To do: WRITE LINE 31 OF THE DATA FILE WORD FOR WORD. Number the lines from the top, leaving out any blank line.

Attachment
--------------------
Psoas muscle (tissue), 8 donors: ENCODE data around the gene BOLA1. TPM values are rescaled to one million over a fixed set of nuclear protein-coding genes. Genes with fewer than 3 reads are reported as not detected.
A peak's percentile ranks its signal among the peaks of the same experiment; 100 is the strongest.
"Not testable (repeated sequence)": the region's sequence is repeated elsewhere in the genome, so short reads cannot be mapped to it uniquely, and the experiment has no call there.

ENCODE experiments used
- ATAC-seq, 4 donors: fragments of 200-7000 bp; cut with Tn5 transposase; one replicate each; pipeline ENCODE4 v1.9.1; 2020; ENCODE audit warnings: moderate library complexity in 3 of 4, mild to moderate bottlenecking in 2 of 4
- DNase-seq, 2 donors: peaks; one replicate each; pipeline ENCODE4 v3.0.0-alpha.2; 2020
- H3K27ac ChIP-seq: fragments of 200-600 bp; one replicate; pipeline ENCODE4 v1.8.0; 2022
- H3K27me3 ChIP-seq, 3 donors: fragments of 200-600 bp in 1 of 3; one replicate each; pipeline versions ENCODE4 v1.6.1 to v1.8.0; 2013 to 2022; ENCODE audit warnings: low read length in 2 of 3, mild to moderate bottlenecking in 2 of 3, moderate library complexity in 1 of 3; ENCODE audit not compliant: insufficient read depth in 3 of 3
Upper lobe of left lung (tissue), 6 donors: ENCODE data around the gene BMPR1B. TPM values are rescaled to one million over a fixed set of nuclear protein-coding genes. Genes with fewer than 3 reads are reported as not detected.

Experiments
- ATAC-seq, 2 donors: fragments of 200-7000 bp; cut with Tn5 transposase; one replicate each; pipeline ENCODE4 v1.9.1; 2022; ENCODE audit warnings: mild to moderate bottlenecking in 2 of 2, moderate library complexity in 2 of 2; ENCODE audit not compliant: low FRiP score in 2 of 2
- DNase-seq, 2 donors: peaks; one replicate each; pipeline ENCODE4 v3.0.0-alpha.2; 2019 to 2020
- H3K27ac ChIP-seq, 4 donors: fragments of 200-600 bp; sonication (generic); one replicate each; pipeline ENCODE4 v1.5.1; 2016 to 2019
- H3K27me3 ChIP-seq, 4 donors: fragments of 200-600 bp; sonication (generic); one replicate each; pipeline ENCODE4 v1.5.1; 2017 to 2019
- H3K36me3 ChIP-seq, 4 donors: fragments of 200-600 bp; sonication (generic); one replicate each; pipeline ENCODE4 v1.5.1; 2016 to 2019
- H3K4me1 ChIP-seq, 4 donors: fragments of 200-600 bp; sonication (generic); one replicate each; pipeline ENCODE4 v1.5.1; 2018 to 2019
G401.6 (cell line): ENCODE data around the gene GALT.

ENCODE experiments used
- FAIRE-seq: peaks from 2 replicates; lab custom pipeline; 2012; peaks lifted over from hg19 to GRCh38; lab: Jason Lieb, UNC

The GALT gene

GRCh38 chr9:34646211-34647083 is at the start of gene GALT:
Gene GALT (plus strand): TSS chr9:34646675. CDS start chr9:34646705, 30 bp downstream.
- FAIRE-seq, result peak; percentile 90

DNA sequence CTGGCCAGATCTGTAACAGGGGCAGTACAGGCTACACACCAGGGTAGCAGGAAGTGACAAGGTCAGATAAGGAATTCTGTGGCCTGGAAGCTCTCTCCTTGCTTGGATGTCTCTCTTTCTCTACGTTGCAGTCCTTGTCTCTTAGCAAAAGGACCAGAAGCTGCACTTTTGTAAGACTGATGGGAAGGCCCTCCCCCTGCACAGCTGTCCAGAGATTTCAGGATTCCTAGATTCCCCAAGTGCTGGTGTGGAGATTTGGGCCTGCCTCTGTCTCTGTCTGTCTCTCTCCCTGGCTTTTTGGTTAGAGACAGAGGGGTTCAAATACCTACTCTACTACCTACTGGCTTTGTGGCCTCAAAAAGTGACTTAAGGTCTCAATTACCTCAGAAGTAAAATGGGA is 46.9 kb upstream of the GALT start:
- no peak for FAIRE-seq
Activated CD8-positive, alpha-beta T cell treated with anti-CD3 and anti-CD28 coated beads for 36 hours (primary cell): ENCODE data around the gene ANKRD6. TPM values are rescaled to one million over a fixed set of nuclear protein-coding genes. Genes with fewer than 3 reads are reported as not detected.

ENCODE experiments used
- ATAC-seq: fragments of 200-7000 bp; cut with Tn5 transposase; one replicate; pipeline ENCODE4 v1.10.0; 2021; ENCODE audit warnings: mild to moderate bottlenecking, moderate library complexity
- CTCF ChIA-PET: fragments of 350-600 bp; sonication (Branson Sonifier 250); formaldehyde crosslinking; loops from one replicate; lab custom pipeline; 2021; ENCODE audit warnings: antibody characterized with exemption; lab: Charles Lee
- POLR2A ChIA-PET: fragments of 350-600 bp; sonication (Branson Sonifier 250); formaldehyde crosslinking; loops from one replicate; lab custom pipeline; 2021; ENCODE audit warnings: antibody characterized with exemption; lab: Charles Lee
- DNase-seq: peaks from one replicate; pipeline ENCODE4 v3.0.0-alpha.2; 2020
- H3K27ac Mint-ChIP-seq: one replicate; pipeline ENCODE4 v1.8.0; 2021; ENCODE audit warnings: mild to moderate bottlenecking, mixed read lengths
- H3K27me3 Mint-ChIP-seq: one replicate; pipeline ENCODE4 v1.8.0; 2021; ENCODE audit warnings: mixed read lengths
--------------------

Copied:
- DNase-seq: peaks from one replicate; pipeline ENCODE4 v3.0.0-alpha.2; 2020